Common council study finds no downtown parking shortage

The Huntington Common Council listened to the findings of a recently completed downtown parking study at its meeting on Tuesday, Aug. 13.
Walker Consultants, a parking consulting firm in Indianapolis, conducted the study. Anthony Goodnight, the city’s director of public works and engineering services, noted that the city commissioned the study to determine if downtown Huntington had enough parking spaces to withstand the loss of the municipal parking lot on Cherry Street where the new Huntington Police Department headquarters is being built, as well as service the forthcoming tenants of the new apartments built within the renovated UB Block on East Franklin Street.

David Garza, an urban planner with Walker Consultants, presented a report on the study to council. Ultimately, said Garza, the study found that downtown Huntington did not have a parking shortage. The study counted 749 parking spaces across 17 blocks downtown, he noted. Of those spaces, more than 400 remained unoccupied when the demand for downtown parking was at its peak, which Walker Consultants determined to be 9 a.m. to 10 a.m. during a field study conducted on Tuesday, April 23.

Since Walker Consultants observed a surplus of parking spaces, Garza said the firm was not recommending the city add more spaces, such as through the construction of a parking garage.

Despite the good news about downtown Huntington’s parking situation, Garza did specify areas for improvement. One of those areas, he said, was conditioning drivers to not use short-term spaces for long-term parking. Garza cited on-street parking spaces, such as the ones on Jefferson Street, as an example of short-term spots, noting that they had a posted time limit of two hours from 8 a.m. to 5 p.m. Monday through Friday.

Drivers needing to park for longer than two hours should utilize parking lots, he stated.

“Really, short-term spaces need to be turning over more frequently than off-street lots,” said Garza.

To achieve this, Garza recommended that the city install signage at its parking lots designating them as long-term parking locations. Additionally, he suggested that on-street spaces on side streets that cross Jefferson be switched from two-hour spaces to four-hour spots, in an effort to make them more attractive to long-term parkers.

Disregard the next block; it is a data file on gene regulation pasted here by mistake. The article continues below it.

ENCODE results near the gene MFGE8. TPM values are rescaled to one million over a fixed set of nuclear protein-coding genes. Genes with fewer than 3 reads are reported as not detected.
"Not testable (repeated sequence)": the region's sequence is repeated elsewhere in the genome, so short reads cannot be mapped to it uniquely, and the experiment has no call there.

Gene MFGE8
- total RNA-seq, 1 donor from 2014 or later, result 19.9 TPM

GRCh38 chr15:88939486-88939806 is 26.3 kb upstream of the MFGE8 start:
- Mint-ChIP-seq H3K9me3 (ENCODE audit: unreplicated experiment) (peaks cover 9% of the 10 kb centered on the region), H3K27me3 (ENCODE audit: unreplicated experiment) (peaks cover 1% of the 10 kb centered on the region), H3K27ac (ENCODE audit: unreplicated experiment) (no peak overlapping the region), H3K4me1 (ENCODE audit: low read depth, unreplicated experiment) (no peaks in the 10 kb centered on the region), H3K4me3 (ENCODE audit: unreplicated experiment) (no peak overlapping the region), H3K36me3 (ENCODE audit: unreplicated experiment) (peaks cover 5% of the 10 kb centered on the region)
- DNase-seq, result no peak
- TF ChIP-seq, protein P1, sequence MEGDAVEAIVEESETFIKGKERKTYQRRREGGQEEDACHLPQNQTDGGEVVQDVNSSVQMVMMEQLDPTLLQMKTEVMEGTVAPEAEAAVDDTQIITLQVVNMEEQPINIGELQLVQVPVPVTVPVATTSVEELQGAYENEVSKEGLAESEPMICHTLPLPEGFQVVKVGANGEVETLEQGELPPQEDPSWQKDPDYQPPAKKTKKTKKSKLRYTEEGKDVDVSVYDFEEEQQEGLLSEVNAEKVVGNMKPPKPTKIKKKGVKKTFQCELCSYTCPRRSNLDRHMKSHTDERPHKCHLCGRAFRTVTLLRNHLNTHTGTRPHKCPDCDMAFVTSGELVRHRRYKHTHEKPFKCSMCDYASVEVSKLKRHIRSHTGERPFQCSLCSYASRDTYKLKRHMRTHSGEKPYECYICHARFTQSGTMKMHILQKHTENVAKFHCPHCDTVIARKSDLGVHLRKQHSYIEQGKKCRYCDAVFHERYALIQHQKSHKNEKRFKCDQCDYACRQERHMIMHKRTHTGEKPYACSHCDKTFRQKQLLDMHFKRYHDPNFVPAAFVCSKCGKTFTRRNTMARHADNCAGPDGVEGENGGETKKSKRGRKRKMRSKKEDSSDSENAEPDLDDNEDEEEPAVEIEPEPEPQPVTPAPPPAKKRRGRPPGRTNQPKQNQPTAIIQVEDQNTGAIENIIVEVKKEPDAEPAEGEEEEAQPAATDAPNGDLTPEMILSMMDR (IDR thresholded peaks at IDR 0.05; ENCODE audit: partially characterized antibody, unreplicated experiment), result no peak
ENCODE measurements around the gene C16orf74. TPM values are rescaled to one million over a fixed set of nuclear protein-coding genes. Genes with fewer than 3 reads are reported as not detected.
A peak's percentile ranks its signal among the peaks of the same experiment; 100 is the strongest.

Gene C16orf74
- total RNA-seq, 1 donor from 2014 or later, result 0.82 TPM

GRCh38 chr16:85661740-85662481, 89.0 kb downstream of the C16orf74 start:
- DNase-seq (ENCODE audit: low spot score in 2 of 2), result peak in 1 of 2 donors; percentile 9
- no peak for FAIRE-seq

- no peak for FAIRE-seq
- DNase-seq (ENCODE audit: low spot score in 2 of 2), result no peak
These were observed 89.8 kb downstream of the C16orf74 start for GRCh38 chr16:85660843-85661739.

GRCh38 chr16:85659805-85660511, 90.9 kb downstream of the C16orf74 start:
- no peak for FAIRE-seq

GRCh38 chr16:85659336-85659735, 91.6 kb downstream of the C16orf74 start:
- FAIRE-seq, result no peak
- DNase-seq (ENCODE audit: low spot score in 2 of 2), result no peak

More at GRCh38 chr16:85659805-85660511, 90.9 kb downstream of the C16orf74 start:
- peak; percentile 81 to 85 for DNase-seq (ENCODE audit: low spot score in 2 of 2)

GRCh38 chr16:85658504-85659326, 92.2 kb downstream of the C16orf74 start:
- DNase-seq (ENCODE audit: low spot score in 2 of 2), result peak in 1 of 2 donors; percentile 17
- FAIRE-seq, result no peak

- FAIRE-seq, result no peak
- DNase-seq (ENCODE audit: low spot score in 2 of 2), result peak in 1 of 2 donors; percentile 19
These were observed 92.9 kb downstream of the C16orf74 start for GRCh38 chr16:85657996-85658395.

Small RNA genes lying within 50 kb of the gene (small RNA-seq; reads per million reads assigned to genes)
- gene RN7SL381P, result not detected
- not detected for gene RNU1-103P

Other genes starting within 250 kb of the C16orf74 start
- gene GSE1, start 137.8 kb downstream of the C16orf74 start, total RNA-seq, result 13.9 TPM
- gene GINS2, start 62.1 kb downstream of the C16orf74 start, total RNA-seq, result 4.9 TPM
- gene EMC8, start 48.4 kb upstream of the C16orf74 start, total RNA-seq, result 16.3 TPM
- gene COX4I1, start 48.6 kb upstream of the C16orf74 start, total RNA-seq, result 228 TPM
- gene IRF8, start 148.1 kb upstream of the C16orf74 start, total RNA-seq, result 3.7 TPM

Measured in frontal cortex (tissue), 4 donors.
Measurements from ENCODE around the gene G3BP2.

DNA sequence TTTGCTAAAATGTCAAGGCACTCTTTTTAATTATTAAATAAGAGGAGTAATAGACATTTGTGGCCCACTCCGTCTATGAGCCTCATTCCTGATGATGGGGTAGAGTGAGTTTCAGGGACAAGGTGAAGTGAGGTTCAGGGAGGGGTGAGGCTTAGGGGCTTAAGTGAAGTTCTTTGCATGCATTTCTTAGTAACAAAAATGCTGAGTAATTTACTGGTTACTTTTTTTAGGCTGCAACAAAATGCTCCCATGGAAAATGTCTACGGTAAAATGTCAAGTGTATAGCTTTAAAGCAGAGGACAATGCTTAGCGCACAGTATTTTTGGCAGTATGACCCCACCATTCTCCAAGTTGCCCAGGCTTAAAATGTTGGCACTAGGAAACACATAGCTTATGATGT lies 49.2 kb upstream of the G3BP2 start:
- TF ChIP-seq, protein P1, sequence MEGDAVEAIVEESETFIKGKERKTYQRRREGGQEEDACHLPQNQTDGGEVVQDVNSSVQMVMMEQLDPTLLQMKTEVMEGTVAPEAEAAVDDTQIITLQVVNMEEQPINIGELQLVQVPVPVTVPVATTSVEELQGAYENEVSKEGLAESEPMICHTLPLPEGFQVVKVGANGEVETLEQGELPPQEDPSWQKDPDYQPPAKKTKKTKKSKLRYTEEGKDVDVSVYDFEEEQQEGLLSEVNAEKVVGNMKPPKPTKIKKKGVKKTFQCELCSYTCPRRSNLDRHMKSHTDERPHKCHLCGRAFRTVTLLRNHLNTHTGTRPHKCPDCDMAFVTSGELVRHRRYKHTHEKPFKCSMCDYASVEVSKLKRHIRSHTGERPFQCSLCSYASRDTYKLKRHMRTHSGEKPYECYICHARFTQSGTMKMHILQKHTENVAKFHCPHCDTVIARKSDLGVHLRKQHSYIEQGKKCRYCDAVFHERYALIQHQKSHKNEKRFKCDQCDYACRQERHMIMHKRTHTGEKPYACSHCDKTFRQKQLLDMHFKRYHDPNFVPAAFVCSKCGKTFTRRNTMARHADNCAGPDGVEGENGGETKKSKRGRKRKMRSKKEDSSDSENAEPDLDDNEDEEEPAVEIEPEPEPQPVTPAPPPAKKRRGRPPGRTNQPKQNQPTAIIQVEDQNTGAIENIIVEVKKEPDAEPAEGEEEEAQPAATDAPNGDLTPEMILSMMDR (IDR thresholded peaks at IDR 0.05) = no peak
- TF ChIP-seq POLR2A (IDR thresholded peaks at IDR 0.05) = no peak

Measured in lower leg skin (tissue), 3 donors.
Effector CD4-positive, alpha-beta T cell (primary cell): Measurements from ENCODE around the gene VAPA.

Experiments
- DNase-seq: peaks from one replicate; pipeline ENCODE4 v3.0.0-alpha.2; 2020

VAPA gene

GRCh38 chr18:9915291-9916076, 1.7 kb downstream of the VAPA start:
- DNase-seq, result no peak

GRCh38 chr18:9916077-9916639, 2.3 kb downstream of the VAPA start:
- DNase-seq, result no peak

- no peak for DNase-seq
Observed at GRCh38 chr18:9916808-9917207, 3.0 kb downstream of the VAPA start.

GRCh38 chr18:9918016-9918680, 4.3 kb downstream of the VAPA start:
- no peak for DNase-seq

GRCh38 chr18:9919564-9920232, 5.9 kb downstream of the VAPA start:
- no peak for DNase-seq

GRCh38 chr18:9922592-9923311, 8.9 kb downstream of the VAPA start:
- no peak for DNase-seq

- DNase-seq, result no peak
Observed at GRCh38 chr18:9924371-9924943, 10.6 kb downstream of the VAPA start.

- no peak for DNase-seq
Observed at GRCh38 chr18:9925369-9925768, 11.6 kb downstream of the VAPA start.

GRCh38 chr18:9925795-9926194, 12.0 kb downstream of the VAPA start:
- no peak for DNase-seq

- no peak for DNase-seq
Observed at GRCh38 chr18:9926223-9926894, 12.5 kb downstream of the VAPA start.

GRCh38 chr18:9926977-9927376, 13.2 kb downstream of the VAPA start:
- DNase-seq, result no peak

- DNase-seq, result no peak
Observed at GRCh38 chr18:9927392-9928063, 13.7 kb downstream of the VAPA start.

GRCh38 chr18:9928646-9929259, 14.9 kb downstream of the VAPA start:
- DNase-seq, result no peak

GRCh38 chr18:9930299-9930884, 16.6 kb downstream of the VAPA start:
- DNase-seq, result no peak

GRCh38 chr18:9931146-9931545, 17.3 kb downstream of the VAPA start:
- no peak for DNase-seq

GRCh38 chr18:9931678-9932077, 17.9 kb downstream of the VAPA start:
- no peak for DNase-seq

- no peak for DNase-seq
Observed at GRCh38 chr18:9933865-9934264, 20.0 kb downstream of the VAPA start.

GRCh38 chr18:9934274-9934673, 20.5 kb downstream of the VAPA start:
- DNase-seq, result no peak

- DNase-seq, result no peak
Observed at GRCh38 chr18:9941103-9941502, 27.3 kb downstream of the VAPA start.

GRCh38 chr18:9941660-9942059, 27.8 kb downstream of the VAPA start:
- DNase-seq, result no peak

On the topic of signs, Garza said that the city’s parking signage needed to be improved throughout downtown.

“About 67 percent of survey respondents said they don’t know where to park downtown, that the signing is inadequate,” shared Garza, referencing an online survey on downtown parking that Walker Consultants had conducted in the spring.

In addition to installing more signs, Garza recommended the creation of a parking map, which could be posted on the city’s website, as well as distributed to downtown merchants for their customers.

Other recommendations in the report included:

– Forming a parking advisory committee. This group, said Garza, would be comprised of volunteers from the community and be charged with delivering periodic reports to council on downtown parking.

“It’s really to keep the stakeholders active on the topic,” explained Garza, “to exchange information and best practices and to really kind of ensure that the parking system is working for all different types of users, not just one type of user.”

– Creating a fund to maintain parking infrastructure. This fund, said Garza, would be the destination for revenue from parking fines and permit fees.

– Hiring a full-time parking enforcement officer.

Garza also encouraged drivers to, if possible, be more amenable to walking a longer distance from their parking spot to their destination.

“Generally, we have a low walking tolerance here,” he observed. “People don’t want to walk more than one or two blocks.”
With Walker Consultants having established that downtown Huntington has a surplus of parking spaces, even during the busiest period of time downtown, Garza stated that residents shouldn’t get discouraged if a parking spot near their destination isn’t available, as there are many other spaces downtown.

The study will now be reviewed by the city’s Board of Public Works and Safety, which will make determinations on which recommendations to implement and when.

In other business, the board approved an ordinance that appropriated money from the general fund surplus for purchases for the police and fire departments. The ordinance also appropriated money from the park fund for park purchases.

The police department purchases will total $315,000. That money will be spent on items for the new police department headquarters. Items will include workstations, office furniture, printers, etc.

The fire department purchases will total $40,000. The majority of that sum, $32,000, will be spent on new extrication tools – battery-operated cutters, spreaders and a ram. These tools will replace 11-year-old items.

The other purchases will be a copier for $4,500 and ice-rescue suits for $3,500.

The park department purchases will total $320,300. Of that sum, $225,000 will go toward sports court lighting and restrooms at Memorial Park.

The remainder of the total will be spent on vehicles. A Ford one-ton dump truck with upfit will be bought for $65,100 and a Ford F-150 truck will be purchased for $30,200.

The meeting also saw Mayor Brooks Fetters announce that Goodnight would be resigning from his position on Sept. 3. Fetters noted that Goodnight had worked for the city for 14 years, the last eight in his current position.

“There are about a handful of citizens in our community who know the extent of all that you have done to save them resources or to secure their future in order to say an appropriate ‘thank you,’ so I will,” said Fetters to Goodnight. “On behalf of all of us who call Huntington home, thank you for being a public servant and for serving Huntington so well.”